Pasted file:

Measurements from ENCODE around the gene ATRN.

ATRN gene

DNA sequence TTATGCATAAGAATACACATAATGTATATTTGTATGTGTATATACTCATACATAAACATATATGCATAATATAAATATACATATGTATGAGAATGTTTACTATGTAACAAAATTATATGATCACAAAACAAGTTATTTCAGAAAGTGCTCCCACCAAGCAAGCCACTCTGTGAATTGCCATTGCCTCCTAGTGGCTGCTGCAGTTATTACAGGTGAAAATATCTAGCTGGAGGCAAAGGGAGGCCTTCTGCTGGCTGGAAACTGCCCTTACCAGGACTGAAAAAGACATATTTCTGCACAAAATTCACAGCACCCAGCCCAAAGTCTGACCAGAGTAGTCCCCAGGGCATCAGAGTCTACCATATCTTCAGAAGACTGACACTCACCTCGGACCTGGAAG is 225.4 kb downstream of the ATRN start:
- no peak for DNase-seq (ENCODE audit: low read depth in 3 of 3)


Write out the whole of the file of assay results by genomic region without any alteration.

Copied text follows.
Measurements from ENCODE around the gene ATRN.

ATRN gene

DNA sequence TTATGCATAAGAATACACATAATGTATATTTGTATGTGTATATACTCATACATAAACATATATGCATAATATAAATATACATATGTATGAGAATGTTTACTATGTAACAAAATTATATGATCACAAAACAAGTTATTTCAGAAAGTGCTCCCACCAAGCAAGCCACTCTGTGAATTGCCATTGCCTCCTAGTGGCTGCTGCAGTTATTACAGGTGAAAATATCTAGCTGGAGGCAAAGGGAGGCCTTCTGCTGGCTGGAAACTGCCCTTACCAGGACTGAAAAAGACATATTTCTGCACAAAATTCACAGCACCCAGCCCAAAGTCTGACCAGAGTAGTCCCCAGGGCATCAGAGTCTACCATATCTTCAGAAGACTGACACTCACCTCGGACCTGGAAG is 225.4 kb downstream of the ATRN start:
- no peak for DNase-seq (ENCODE audit: low read depth in 3 of 3)